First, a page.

Correcting Mistakes II: The Usefulness of Square Corners

When we went to put sheets of plywood on the top, er, bottom of the boat hull, they didn’t really line up.  WTF?  It seemed unlikely that four sheets of plywood were manufactured not quite square, so we had to look elsewhere.

When we assembled the stringers with the cross beams, we had squared the pieces more or less, but little errors at the quarter inch level really add up over a 20 foot boat.  We hadn’t thought to square the boat up as a whole unit.

So now we measured corner-to-corner to find that there was a difference of about and inch and a half.  Not giant, but enough to make the plywood fit funny on top, er, bottom.  We hadn’t made a rectangular boat hull, we’d made a parallelogram.

That night I had a dream:  We were using a come-along to square up the boat.  Brilliant!  Thanks, subconscious!  So that morning, we grabbed my come-along and screwed big-ass eye bolts into the opposite (long) corners.

My come-along didn’t go the distance, so we borrowed a hooked chain from the boat trailer and doubled it up.

We worked for a while to find the route for the chain and the come-along that when tightened wouldn’t tear the building form apart.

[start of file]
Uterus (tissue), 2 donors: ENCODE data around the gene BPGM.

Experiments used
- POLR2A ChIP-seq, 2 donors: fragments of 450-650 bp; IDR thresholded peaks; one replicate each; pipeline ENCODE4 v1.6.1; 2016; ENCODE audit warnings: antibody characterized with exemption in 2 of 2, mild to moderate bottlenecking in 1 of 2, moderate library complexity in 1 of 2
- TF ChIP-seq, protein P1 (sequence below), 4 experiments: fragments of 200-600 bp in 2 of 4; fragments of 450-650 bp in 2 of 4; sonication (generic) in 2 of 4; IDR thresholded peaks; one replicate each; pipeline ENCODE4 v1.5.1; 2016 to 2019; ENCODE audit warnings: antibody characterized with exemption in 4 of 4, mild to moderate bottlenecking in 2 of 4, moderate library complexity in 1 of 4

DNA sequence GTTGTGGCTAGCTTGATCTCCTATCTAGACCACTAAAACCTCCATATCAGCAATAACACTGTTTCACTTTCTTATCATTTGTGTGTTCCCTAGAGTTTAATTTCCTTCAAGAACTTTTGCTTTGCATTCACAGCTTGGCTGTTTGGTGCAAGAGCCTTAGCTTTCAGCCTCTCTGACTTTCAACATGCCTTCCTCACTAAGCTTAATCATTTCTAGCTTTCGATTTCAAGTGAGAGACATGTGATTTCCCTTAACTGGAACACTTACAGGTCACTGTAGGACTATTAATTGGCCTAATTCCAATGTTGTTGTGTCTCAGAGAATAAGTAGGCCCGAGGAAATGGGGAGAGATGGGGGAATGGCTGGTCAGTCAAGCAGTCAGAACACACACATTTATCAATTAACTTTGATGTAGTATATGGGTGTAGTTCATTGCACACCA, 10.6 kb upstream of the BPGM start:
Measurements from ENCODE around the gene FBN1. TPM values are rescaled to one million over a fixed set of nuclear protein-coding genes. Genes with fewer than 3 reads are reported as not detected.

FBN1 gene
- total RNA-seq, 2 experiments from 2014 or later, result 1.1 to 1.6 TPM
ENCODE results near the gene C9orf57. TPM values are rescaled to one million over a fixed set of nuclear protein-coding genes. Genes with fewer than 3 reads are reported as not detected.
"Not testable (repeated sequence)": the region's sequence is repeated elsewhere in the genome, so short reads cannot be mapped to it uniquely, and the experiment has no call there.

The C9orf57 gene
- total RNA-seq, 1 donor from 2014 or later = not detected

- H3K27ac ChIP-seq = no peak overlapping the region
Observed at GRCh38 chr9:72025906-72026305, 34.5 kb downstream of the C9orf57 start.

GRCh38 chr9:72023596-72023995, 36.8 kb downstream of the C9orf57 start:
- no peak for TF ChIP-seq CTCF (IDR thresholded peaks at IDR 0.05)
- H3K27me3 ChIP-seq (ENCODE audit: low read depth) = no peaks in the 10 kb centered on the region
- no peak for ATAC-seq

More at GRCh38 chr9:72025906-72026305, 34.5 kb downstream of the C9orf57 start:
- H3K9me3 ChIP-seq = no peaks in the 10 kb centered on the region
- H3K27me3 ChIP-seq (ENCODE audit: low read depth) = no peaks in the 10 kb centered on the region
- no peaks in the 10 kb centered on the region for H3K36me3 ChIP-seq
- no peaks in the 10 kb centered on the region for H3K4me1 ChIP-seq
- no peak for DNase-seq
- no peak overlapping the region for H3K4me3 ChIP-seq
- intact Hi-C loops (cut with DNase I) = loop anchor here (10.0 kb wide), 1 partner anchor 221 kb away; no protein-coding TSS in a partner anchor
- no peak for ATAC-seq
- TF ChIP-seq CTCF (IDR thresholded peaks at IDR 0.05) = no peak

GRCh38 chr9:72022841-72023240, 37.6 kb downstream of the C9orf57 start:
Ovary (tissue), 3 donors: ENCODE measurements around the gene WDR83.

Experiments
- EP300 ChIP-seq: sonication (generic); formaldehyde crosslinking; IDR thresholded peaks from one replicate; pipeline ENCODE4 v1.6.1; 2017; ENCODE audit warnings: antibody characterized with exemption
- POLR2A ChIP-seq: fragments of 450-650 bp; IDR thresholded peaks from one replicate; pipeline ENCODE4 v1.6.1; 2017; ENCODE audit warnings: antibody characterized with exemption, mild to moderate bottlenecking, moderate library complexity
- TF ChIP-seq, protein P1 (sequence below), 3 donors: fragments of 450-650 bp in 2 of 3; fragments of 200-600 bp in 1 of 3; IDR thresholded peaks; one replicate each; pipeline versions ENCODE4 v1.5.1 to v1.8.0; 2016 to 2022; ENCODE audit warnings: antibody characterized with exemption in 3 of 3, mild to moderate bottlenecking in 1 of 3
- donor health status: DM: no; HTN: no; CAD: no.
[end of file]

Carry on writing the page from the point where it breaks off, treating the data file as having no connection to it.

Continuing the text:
We then started working my rusty come-along to square the boat.  Kai was working the come-along originally until she realized with horror that one of the two stops that keep the ratchet from violently unratcheting broke off and fell out.  She didn’t want to have to explain to people for the rest of her life about that gnarly scar across her forehead so she passed on that job.

So I got to work the come-along.

After a half dozen clicks under tension the boat was approaching square.  Oh wait, too far.  Back off.  Whoops, too little.  More tension.  We played that game back and forth for a while.

Until finally the two corners were within a quarter inch of each other. Once we got the sheeting on the bottom screwed and epoxied down, the boat would stay square.

Next we sheet the bottom of the hull.

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